For it’s Tommy this, an’ Tommy that,
an’ “Chuck him out, the brute!”
But it’s “Saviour of ’is country”
when the guns begin to shoot; …
—Rudyard Kipling, “Tommy” (1890)
We have been reminded of Kipling’s poem “Tommy” a good deal lately. Its most famous line—in which Kipling speaks of “makin’ mock o’ uniforms that guard you while you sleep”—has a special relevance at a moment when anti-war animus is bubbling out of the universities and other protected redoubts of politically correct sentiment. Living in the aftermath of the 1960s and its culture of protest, most of us have long been inured to the spectacle of privileged adolescents attacking the institutions that guarantee their privileges. We have been inured as well to the spectacle of privileged men and women, middle-aged and older, behaving like those spoiled adolescents. It is only business as usual when a tenured professor rails against capitalism, “the corporations,” or the United States military, even though those institutions secure his livelihood and, ultimately, make his tenure possible.
There is, as we say, nothing new in this spectacle. By now, many of us have come to expect professors and indeed the cultural elite generally to act like spoiled adolescents. Often—not always, not everywhere, but frequently—there seems to be an inverse relationship between virtues like patriotism and common sense and the number of years spent at a university or similarly insulated cultural institution (a museum, say, or The New York Times, PBS, most major TV news networks …). To a large extent, it comes under the capacious category of what Lionel Trilling called “the adversary culture of the intellectuals”—which is to say that, like so much in life, it is disappointing but not surprising.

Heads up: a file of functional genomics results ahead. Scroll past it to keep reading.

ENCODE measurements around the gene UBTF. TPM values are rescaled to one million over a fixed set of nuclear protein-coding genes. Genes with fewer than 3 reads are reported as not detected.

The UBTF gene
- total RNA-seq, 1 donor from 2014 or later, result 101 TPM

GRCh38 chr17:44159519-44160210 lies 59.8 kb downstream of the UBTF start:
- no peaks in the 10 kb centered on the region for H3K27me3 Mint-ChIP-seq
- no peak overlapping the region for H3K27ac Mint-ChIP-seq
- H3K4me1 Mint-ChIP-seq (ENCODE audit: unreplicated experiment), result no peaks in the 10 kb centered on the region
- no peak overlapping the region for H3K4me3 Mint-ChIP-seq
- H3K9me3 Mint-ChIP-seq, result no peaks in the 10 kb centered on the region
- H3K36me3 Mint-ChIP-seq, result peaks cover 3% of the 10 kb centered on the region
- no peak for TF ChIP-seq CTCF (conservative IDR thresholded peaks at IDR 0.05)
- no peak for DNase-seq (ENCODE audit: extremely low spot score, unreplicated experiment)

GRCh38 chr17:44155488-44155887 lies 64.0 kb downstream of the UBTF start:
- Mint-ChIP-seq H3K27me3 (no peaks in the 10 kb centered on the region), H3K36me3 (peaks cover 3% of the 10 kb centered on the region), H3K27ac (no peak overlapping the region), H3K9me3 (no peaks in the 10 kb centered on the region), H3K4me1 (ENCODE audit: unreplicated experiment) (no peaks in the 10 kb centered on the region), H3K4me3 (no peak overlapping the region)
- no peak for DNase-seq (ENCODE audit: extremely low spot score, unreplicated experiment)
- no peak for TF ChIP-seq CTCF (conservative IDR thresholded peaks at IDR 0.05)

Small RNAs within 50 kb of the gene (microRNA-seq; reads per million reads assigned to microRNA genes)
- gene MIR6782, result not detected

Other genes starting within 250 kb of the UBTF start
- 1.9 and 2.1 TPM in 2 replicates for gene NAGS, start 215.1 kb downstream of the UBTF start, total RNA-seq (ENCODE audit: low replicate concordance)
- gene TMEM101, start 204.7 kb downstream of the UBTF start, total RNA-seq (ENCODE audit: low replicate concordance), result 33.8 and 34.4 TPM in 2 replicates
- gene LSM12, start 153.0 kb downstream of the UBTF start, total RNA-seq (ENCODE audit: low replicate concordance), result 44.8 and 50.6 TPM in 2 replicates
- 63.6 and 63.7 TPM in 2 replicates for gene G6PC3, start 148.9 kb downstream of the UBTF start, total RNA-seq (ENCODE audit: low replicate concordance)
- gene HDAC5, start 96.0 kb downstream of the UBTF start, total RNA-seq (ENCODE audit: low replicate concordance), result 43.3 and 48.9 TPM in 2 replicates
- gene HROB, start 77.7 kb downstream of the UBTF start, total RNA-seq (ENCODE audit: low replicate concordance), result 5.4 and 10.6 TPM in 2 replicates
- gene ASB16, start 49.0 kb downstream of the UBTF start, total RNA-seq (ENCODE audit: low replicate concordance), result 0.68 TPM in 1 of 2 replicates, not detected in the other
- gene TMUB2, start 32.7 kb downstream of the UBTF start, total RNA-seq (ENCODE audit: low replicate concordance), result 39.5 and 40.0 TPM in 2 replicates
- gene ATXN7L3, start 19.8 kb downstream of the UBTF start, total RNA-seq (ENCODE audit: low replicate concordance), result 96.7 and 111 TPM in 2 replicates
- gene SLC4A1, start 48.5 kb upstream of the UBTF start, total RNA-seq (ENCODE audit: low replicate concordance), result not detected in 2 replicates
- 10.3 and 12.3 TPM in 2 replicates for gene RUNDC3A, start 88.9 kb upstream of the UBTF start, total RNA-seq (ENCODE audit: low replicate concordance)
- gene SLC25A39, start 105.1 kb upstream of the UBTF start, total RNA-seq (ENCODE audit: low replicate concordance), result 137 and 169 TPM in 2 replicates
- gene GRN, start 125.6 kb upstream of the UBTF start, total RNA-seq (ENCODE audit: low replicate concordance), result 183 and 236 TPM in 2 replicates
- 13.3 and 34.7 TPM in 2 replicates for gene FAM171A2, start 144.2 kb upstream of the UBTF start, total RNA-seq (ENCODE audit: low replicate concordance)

Well, not usually surprising. Every now and then, however, the animating virulence of this phenomenon shows itself naked, without premeditation, politesse, or the other emollients that civil exchange imposes. And when this happens the result remains no less surprising than disturbing. What we have in mind is a recent exchange between a cadet at the United States Air Force Academy and Peter N. Kirstein, a tenured professor of history at Saint Xavier University in Chicago. At the end of October, the unnamed cadet sent out an email to numerous academics soliciting their participation in a sort of symposium on the theme of “America’s Challenges in an Unstable World: Balancing Security with Liberty.” Here, in part, is what the cadet wrote:
Dear Sir or Ma’am,
The Air Force Academy is going to be having our annual Academy Assembly. This is a forum for mainly but not only Political Science majors, discussing very important issues dealing with politics. Right now we are in the planning stage for advertising and we would appreciate your help in the follow areas. Do you know of or have any methods or ways for interschool advertising and or communications? What would be the best way for us to advertise at your school whether it is sending you the fliers and you making copies or by perhaps putting an advertisement in your local publication? We would appreciate your input and the cost of what you recommend. Thank you for your time and consideration.